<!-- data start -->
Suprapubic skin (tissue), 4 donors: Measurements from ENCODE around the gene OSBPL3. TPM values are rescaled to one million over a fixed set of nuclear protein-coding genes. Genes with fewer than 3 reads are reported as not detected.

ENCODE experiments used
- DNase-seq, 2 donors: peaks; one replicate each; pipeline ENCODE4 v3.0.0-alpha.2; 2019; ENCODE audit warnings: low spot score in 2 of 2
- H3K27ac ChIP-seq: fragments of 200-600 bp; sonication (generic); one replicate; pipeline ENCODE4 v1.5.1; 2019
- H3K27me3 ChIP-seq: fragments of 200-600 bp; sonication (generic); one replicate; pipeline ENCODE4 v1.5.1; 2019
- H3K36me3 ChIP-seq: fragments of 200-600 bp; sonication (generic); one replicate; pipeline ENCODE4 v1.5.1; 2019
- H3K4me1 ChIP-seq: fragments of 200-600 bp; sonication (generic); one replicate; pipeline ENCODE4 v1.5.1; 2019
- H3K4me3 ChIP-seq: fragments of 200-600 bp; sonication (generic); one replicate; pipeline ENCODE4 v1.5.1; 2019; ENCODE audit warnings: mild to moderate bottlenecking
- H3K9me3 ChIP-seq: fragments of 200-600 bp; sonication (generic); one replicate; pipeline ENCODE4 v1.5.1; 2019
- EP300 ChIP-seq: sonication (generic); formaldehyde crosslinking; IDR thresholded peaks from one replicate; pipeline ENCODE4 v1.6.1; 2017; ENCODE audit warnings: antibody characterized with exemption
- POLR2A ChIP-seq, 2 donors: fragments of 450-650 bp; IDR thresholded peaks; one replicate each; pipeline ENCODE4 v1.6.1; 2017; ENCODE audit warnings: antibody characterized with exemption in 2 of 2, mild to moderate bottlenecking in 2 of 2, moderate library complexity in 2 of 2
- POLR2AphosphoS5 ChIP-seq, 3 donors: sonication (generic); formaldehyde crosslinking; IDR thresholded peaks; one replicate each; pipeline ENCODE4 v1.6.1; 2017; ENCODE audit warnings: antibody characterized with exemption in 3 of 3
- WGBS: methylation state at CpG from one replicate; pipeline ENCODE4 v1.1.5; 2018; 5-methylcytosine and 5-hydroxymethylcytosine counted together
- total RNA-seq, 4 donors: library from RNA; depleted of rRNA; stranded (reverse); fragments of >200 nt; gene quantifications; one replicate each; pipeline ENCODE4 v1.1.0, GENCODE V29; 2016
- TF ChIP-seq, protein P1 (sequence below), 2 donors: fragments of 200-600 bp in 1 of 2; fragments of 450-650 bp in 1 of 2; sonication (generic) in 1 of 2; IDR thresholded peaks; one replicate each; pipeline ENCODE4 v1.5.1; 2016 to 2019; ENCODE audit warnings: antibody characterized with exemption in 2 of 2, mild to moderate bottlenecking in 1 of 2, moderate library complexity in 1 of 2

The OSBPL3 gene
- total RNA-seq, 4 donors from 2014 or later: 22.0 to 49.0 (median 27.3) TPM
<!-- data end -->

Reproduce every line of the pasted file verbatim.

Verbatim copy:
Suprapubic skin (tissue), 4 donors: Measurements from ENCODE around the gene OSBPL3. TPM values are rescaled to one million over a fixed set of nuclear protein-coding genes. Genes with fewer than 3 reads are reported as not detected.

ENCODE experiments used
- DNase-seq, 2 donors: peaks; one replicate each; pipeline ENCODE4 v3.0.0-alpha.2; 2019; ENCODE audit warnings: low spot score in 2 of 2
- H3K27ac ChIP-seq: fragments of 200-600 bp; sonication (generic); one replicate; pipeline ENCODE4 v1.5.1; 2019
- H3K27me3 ChIP-seq: fragments of 200-600 bp; sonication (generic); one replicate; pipeline ENCODE4 v1.5.1; 2019
- H3K36me3 ChIP-seq: fragments of 200-600 bp; sonication (generic); one replicate; pipeline ENCODE4 v1.5.1; 2019
- H3K4me1 ChIP-seq: fragments of 200-600 bp; sonication (generic); one replicate; pipeline ENCODE4 v1.5.1; 2019
- H3K4me3 ChIP-seq: fragments of 200-600 bp; sonication (generic); one replicate; pipeline ENCODE4 v1.5.1; 2019; ENCODE audit warnings: mild to moderate bottlenecking
- H3K9me3 ChIP-seq: fragments of 200-600 bp; sonication (generic); one replicate; pipeline ENCODE4 v1.5.1; 2019
- EP300 ChIP-seq: sonication (generic); formaldehyde crosslinking; IDR thresholded peaks from one replicate; pipeline ENCODE4 v1.6.1; 2017; ENCODE audit warnings: antibody characterized with exemption
- POLR2A ChIP-seq, 2 donors: fragments of 450-650 bp; IDR thresholded peaks; one replicate each; pipeline ENCODE4 v1.6.1; 2017; ENCODE audit warnings: antibody characterized with exemption in 2 of 2, mild to moderate bottlenecking in 2 of 2, moderate library complexity in 2 of 2
- POLR2AphosphoS5 ChIP-seq, 3 donors: sonication (generic); formaldehyde crosslinking; IDR thresholded peaks; one replicate each; pipeline ENCODE4 v1.6.1; 2017; ENCODE audit warnings: antibody characterized with exemption in 3 of 3
- WGBS: methylation state at CpG from one replicate; pipeline ENCODE4 v1.1.5; 2018; 5-methylcytosine and 5-hydroxymethylcytosine counted together
- total RNA-seq, 4 donors: library from RNA; depleted of rRNA; stranded (reverse); fragments of >200 nt; gene quantifications; one replicate each; pipeline ENCODE4 v1.1.0, GENCODE V29; 2016
- TF ChIP-seq, protein P1 (sequence below), 2 donors: fragments of 200-600 bp in 1 of 2; fragments of 450-650 bp in 1 of 2; sonication (generic) in 1 of 2; IDR thresholded peaks; one replicate each; pipeline ENCODE4 v1.5.1; 2016 to 2019; ENCODE audit warnings: antibody characterized with exemption in 2 of 2, mild to moderate bottlenecking in 1 of 2, moderate library complexity in 1 of 2

The OSBPL3 gene
- total RNA-seq, 4 donors from 2014 or later: 22.0 to 49.0 (median 27.3) TPM